Where's the respect?

Where's the respect?

HOOVER, Ala. - He was voted the No. 1 player in college football last season, yet a lot of folks question whether he's even the No. 1 running back on his team.

That's the irony facing Alabama's Mark Ingram, the 2009 Heisman Trophy winner.

Last fall he ran for 1,658 yards, averaged 6.1 yards per carry and scored 17 touchdowns in guiding the Crimson Tide to a 14-0 record and national title. He led the NCAA with 38 runs of 10 yards or more and with 13 runs of 20 yards or more.

In spite of these accomplishments, the 5-10, 212-pound junior from Flint, Mich., is viewed by some as Bama's second-best back. Several observers believe second-teamer Trent Richardson, who posted 751 yards, 5.2 yards per carry and 8 touchdowns as a freshman in 2009, would've bettered Ingram's numbers if given an equal number of carries.

Whether Ingram or Richardson is the better back, this much is certain: Richardson's presence keeps Ingram on his toes.

"We compete every single day," Ingram said at Wednesday's opening session of SEC Media Days. "He makes me better; I make him better. It's just nothing but an advantage to our team to have a 1-2 punch like that because when I'm in there, I'm fresh. He comes in, he's fresh. We're both making plays, both being explosive.

"He pushes me. I push him. We both get better by it. He's great. He's like a little brother to me."

Ingram and Richardson were such a dynamic duo last fall that they took a lot of pressure off of Greg McElroy, the first-year starter at quarterback. McElroy rallied from a slow start to complete 60.9 percent of his passes for 2,508 yards and 17 touchdowns versus just 4 interceptions. Based on spring practice, Ingram believes McElroy will be even better in 2010 than he was in 2009.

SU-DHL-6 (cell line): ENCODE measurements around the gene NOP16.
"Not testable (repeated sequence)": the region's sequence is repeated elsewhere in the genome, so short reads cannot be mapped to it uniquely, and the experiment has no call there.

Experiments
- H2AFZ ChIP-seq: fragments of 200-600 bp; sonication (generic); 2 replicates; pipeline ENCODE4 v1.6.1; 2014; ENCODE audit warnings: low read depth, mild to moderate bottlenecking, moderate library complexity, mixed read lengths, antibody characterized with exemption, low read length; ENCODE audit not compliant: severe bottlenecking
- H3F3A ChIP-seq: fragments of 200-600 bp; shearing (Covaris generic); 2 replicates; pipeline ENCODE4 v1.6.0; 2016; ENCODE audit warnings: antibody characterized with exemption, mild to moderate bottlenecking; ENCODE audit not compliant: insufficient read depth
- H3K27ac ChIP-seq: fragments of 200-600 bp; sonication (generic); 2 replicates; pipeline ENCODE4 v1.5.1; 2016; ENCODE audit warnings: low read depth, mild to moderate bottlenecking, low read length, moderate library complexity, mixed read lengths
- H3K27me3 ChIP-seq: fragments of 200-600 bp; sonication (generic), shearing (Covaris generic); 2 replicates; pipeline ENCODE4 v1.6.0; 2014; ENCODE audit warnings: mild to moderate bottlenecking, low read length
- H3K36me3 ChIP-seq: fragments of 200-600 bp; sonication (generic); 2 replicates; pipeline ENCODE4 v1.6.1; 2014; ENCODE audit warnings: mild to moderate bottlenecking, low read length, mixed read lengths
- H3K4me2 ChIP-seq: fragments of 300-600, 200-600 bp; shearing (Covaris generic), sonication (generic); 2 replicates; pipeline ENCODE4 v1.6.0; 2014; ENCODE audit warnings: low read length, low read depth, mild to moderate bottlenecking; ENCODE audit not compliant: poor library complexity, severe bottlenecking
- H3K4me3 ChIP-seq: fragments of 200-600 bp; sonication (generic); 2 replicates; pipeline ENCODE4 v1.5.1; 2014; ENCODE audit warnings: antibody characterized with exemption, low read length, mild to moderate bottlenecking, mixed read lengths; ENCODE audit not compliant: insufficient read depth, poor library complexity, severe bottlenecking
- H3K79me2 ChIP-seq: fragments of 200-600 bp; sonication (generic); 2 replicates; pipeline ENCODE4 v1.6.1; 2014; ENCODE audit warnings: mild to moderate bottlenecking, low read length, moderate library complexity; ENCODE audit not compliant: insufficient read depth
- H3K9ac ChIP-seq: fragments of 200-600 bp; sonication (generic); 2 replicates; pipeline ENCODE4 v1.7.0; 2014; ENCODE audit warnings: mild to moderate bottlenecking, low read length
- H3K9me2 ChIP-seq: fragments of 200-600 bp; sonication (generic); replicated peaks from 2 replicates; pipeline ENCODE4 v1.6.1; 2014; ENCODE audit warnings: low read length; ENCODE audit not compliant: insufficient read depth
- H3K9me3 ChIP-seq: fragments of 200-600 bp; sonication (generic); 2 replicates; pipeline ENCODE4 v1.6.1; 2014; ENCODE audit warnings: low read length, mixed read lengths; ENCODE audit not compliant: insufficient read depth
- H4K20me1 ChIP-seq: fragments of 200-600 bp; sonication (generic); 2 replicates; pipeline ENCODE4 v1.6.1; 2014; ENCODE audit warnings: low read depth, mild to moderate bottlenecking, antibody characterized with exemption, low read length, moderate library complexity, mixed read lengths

"He's just a lot more confident," Ingram said. "He knows a lot more about the game. He managed the game real well. He's just a great leader out there. He's real calm. He's been a vocal leader out there. He motivates the young guys to be the best they can be."

Ingram has changed since last season, as well. The Heisman Trophy gave him a taste of fame unlike anything he'd experienced previously.

"Definitely," he said. "Everywhere I go, people recognize me. They meet me and want to take pictures. That's exciting, something you dream about as a kid."

Being a celebrity is fun. Being a role model carries responsibilities, however, that Ingram does not take lightly.

"Having kids come up to you, you're a role model for them (and) they want to grow up like you … it's humbling. It's a blessing," he said. "I'm excited I can impact a young person's life like that. That's real special and real touching to me."

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